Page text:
By Staff.

BURLINGTON, ON.  August 10, 2013  It wasn’t the start

fans were hoping for when the London Majors took the first game in the playoff rounds with the Burlington Bandits.

The Bandits can redeem themselves when they play the Majors in Burlington this afternoon at Nelson Park at 1:00 pm.

It’s going to be an uphill battle for the Bandits  in this best of seven first playoff round.

The Majors took the game with a 6-2 win.

Andrew Marck earned the win for London, hanging in for 8 2/3 innings allowing just six hits and two earned runs with four walks and seven strikeouts. Jacob Raffaele picked up the final out of the game to earn the save.

The Majors outhit the Bandits 8-6, including two hits apiece from Ryan Lapensee and Paul Young who both singled and doubled, drove in a run and scored. Cleveland Brownlee and Larry Balkwill each had a hit and drove in one and two runs, respectively.

Adwin Springer and Derrik Strzalkowski each singled for the home side while Parris Austin and Paul LaMantia both added a run scored. Chris Stewart registered a pair of runs scored for London in the win.

Matthew St. Kitts pitched a complete game eight innings but took the loss, allowing eight hits and six runs – four earned with five walks and five strikeouts for Burlington.

Connor Panas was the lone Burlington player with a multi-hit night hitting a single and double, while Nick Studer singled and scored a run. Jeff Kosta, Dan Franceschetti and Tyler Fata each singled while Brian Sewell drove in a run in the loss.


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City View Park overcomes some initial opposition – reviews are good.



By Pepper Parr and Walter Byj.

BURLINGTON, ON.  August 8, 2013.  It’s a great park, closer to Hamilton than it is to most Burlington residents, and it has a chance of being a small part of the PanAm Games when they come to town in 2015.

There was a time when Burlington looked as if it might get quite a bit of the PanAm action but some slipping and sliding on the part of city hall and a real dose of NIMBY from the west end of the city and all Burlington gets now are some practice games to watch. They will take place at City View Park.

The city’s newest park is being developed in stages. Couple of soccer fields now open, playground operational and getting a lot of traffic. The advent of the Pan Am games in 2015 will see some top level soccer practices taking place in the park.

Located at the intersection of Dundas and Kerns Road the park will have five soccer fields along with two baseball diamonds for the sporting enthusiasts with seating for approximately 1,500 spectators.  In addition there would be playground areas,  walking trails though the wooded area along with large open areas.  Parking could accommodate 650 vehicles and a pavilion would be built for washrooms and change room facilities.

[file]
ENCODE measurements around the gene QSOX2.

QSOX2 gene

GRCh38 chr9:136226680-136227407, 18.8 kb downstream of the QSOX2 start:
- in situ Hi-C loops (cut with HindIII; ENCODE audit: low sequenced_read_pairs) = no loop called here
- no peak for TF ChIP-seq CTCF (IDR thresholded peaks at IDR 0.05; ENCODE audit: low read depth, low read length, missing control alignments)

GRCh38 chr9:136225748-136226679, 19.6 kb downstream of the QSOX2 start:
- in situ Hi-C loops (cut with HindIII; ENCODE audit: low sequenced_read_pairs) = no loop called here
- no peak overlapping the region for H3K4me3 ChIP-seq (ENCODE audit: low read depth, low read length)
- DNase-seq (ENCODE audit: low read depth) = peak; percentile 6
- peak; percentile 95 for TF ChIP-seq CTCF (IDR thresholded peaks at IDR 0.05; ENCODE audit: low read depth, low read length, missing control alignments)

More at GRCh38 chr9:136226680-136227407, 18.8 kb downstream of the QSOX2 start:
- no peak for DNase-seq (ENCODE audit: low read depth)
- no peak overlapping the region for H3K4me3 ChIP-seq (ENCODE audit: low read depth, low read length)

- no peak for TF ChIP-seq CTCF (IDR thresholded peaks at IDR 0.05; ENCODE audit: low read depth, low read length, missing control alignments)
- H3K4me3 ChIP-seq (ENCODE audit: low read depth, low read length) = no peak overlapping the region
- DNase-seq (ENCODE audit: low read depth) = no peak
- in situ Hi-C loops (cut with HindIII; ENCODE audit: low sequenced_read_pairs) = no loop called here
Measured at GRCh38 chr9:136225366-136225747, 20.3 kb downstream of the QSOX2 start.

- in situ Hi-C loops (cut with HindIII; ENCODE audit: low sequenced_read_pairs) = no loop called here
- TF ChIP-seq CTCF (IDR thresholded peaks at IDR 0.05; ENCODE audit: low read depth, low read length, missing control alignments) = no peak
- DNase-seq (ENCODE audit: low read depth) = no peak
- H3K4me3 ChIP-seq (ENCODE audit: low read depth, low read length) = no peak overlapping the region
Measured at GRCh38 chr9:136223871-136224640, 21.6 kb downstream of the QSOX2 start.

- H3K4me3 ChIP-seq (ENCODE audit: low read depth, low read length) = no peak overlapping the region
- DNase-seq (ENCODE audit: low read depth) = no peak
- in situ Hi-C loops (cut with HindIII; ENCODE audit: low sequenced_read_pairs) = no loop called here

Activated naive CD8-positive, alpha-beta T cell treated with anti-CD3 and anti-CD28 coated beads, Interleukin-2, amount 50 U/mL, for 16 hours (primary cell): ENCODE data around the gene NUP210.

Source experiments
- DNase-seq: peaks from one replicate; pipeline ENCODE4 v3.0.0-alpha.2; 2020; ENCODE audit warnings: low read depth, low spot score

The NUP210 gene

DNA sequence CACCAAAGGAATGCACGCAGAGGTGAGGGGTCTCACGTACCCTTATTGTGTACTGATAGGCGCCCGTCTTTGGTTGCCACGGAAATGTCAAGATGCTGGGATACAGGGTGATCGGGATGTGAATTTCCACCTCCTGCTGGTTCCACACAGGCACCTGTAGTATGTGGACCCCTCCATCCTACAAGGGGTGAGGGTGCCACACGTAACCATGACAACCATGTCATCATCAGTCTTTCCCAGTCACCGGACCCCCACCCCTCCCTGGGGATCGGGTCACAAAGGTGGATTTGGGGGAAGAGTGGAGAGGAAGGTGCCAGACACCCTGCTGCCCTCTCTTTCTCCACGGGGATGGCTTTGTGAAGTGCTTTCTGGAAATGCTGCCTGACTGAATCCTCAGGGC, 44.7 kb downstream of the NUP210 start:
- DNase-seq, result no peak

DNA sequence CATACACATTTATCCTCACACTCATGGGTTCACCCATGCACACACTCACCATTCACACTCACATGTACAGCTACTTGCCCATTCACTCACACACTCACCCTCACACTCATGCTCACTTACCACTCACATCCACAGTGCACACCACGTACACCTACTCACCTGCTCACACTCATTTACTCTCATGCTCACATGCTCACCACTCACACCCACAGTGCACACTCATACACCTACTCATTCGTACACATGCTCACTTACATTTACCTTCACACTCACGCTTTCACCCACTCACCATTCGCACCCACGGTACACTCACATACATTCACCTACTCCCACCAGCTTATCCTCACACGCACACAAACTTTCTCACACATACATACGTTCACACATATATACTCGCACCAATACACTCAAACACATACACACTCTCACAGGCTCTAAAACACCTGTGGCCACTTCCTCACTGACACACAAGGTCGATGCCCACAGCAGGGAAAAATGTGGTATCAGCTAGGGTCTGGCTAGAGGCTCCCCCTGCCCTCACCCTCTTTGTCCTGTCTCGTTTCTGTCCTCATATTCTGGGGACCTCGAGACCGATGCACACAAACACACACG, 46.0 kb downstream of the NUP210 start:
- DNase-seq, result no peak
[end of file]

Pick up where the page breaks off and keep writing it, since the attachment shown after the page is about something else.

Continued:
The site takes up 165 acres and will be the largest park in the city.  Ireland Park is 19 acres; Central Park is 22 acres; Lowville Park is 26 acres and Sherwood Forest Park is 29 acres.

Those are not bags of topsoil – they are rolls of plastic grass.

Carpeting for a soccer field – some are not convinced that plastic grass was the best idea for the soccer fields. We will know in ten years when it has to be taken up.

Opposition has been a part of this park’s development almost from the beginning. There was some debate over the decision to use what got called plastic grass – Astro Turf was the product name.  Margaret Lindsay Holton, now a Hamilton resident, was consistently vocal on the way the park was being developed and called the decision to use artificial turf an eco-disgrace.  An appeal to the Niagara Escarpment Commission reduced development to a crawl but that got settled and in went the construction equipment.

This stand of trees on the south side of Dundas has to come out to make space for an equipment – storage shed and parking for staff.

There was nothing about this stand of trees that made them a “must save” but that didn’t matter to BurlingtonGreen. They take the position that every tree is worth saving – it takes 20 years to grow new ones – and we aren’t doing anywhere near the re-placing that could be done on the City View Park grounds.

Then there was opposition to cutting down a decent stand of trees to put in maintenance sheds.  BurlingtonGreen wasn’t able to convince the city to put the equipment housing somewhere else.

Great view of Burlington Bay and the Skyway bridge from the south end of City View Park.

The idea of an additional park came to the surface in 2002 and by 2010 the city decided upon what it believed it needed and what it would take to fully complete the park – $22 million.  Parts of the Bruce Trail run through the property;  there are several ponds and lots of walking space at the south end of the park.  There is a great view of Burlington Bay and the Skyway Bridge from the edge of the old Kerns quarry which is the southern limit.